What was the first book that you remember reading that stuck in your memory?

There are three. One was a West Australian book by Katherine King, called Australian Holiday, which my mother read to me. I so loved that book, possibly because it was about things I knew – the Australian bush.

The second is one of the Milly Molly Mandy books. I can’t remember the exact title, but it was one of the first books I ever read by myself. However, it was mostly memorable because I was reading it on the (public) bus going to school when I was five and I missed the school bus stop. The school principal came looking for me by car… I remember that very clearly indeed!

The third was important because it was the last book my mother ever read to me: an unabridged version of Little Women printed in a tiny font. I was about seven, and once she’d read a chapter or two, I took the book from her because reading aloud was too slow, and I had to know what happened next. I’ve been a compulsive reader ever since.

With Stormlord's Exile, the final book in The Watergivers trilogy, coming out later this year in Australia what comes next?

I’ve started another trilogy, the first book of which is tentatively titled The Witchery of Spice. It’s about great trade routes and birds of paradise, set in an imaginary world equivalent to c.1600 A.D. of our history. Think Elizabethan-like buccaneers and Low Country burghers clashing as they venture into Far Eastern trade; think Western colonists confronting Eastern cultures in the spice islands of the tropics. Add in magic and mayhem, heroes and heroines from both hemispheres…and that’s just beginning.

Thank you, Glenda.

Monday, April 18, 2011

ABC Pool Fiction Podcast

This looks like an interesting opportunity: to create text and/or audio stories for the ABC Pool(as text online, podcast and radio). Stories of up to 5000 words can be uploaded as text pieces and reworked (or rework them yourself) into short audio pieces ready for podcasting. The project has a particular interest in flash fiction to a maximum of 100 words. Pieces can be in any genre, including fantasy and science fiction. Visit for further details!

Wednesday, April 13, 2011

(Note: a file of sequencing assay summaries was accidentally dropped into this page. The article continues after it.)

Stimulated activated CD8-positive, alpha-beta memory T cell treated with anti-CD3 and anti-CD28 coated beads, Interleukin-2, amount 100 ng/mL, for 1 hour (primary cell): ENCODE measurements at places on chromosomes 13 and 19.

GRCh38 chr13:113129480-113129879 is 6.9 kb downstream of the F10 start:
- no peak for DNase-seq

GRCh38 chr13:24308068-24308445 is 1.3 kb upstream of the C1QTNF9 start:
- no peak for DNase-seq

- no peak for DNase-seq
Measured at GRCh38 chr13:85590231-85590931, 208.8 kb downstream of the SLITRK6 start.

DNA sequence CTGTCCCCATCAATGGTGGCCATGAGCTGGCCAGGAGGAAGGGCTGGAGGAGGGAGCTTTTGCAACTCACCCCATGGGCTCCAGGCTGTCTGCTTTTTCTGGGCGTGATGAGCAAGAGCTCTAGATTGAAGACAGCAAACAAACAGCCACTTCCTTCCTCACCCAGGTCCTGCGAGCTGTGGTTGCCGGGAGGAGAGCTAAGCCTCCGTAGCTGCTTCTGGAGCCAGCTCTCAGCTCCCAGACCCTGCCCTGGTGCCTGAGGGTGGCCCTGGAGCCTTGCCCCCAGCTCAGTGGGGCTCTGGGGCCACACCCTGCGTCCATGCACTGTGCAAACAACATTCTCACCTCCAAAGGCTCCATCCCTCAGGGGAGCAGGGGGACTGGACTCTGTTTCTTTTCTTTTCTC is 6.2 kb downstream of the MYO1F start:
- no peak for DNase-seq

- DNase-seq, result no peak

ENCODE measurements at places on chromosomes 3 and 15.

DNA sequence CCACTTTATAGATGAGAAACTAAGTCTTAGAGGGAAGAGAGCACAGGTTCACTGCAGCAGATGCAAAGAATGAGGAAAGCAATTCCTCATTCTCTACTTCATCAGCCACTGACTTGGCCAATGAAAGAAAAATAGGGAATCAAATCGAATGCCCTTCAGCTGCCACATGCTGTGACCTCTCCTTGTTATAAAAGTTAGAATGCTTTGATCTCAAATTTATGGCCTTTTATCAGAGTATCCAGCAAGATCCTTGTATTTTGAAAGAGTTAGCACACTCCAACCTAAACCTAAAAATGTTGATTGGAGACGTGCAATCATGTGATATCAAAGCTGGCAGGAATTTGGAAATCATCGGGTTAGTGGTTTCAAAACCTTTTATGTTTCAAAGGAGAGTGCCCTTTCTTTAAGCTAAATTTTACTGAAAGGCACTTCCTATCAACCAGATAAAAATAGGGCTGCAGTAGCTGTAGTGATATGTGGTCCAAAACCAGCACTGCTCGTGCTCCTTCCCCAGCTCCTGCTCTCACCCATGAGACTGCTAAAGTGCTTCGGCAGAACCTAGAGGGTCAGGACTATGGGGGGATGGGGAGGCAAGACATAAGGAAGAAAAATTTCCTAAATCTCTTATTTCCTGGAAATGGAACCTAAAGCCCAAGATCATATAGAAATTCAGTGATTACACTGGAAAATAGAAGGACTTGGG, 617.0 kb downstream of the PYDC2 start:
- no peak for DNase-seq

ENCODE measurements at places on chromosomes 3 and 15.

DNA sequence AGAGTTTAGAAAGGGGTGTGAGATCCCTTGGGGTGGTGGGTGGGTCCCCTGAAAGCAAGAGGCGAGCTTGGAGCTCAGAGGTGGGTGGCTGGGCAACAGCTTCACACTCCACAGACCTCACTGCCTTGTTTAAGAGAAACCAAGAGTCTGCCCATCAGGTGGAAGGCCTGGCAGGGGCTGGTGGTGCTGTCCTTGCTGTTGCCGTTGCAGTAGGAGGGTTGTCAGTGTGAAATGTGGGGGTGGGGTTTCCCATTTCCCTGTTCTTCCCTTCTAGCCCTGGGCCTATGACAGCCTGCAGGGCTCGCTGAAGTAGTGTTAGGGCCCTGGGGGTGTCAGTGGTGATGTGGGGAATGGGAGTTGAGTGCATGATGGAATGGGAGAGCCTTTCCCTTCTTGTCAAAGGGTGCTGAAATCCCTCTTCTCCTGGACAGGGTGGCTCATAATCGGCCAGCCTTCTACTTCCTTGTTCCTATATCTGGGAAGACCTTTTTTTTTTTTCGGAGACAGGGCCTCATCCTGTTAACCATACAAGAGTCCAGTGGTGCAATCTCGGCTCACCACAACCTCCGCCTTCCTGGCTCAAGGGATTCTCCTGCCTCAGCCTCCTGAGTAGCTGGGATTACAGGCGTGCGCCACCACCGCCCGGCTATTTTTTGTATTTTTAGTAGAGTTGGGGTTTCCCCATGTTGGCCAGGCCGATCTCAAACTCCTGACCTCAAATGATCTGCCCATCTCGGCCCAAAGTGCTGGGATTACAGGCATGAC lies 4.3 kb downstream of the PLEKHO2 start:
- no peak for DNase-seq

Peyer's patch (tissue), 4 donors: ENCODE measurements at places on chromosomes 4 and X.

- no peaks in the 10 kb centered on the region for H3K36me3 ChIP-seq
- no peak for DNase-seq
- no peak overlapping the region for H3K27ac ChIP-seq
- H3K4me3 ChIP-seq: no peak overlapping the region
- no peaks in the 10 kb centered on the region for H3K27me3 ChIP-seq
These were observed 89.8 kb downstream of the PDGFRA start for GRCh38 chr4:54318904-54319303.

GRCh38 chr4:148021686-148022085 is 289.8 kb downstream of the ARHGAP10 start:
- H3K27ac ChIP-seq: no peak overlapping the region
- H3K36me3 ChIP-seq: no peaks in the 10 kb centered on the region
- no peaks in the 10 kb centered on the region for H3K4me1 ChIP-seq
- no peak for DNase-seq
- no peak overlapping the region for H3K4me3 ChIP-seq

ASIM pre-slush workshop redux � Must Use Bigger Elephants

Patty Jensen has been working her proverbial off recently with a series of posts about slushing for ASIM, using examples to highlight the biggest problems with each of the volunteer submission texts.

This is a fantastic way to see fifteen different story openings and the ways they worked or didn't work, and even chat with Patty further about the issues involved.

ASIM pre-slush workshop redux � Must Use Bigger Elephants

Patty's blog is also an excellent one to have bookedmarked for further reading. She also explores issues of Science in SF, researching, publishing, and short fiction. She also works tirelessly for ASIM.

Monday, April 11, 2011

Sarah Spotting at Swancon

Yay Swancon! A mere ten days away! Here's my current line up of activities at Swancon. Come along and see me in action!

Welcome To Your First Convention Panel
Thursday, 21 April
7:30 PM
Plaza 3
What to expect. Who to talk to. What to do.

Welcome to Your First Convention Lunch (ALL WELCOME!)
Friday and Saturday 
Lunchtime (12:30)
Plaza 3

Not if You Were the Last Short Story on the Earth
Friday, 22 April
9:30 AM
Mosman Bay

Safe Spaces
Friday, 22 April
7:30 PM
Plaza 2

Zombie Face Painting 
Sunday 24th, 10:30am
Kids Stream 

Surviving The Zombie Apocalypse
Sunday 24th 11:30am
Kids Stream

Perth Worldcon
Sunday, 24 April
2:00 PM
Mosman Bay

Monday, 25 April
9:30 AM
Mosman Bay

Alien Face Painting (Possibly)
Monday, 25th of April
10:30am - 11am
Kids Stream

Defining Fandom
Monday, 25 April
3:00 PM
Plaza 3

Hope to see every one there!

Wednesday, April 6, 2011

Confessions of a Slush Reader: Why Should I Care? :: Shimmer

Slushing is one of the most bitched-about parts of the publishing industry. People hate it and yet they also seem to love it, since so many people do it!

If it weren't for the brave slush-keepers, we'd be forced to read more unproofed, unedited, and confusing stories, so I for one am pleased to have these people doing their jobs! Slushing is also one of the more illuminating roles in the publishing industry, where you can have a close up view of what is actually being sent into markets. You may not get paid, but you do learn a lot.

This article has some great pictures, and also has some sample texts to look at.

Confessions of a Slush Reader: Why Should I Care? :: Shimmer

Tuesday, April 5, 2011

Swancon36 � Swancon Thirty Six | Natcon Fifty: Full program

Natcon Fifty/Swancon's programme is now live! Check out the link below to find out what's happening and when, and then come along to let the good times roll!

Thursday night is free! This includes the Professional Artshow, as well as my panel Welcome To Your First Convention, intoductions to the Guests of Honour, and a pile of taster panels to see what's on offer.

Swancon runs from Thursday 4pm until Monday 5pm across Easter, and I'm getting really very excited! Expect some posts from me in the next few days as I sort out my panels and get some work happening!

Swancon36 � Swancon Thirty Six | Natcon Fifty: Full program: "Swancon Thirty Six | Natcon Fifty Program"

Monday, April 4, 2011

Best Horror of the Year 4

Ellen Datlow has a call for submissions open for the fourth volume of the anthology series Best Horror of the Year (Night Shade Books), for short stories published (or to be published) during 2011. She is looking for stories that represent all branches of horror, including traditional/supernatural to borderline, high-tech SF horror, supernatural stories, psychological horror, dark thrillers etc. For more details see her blog at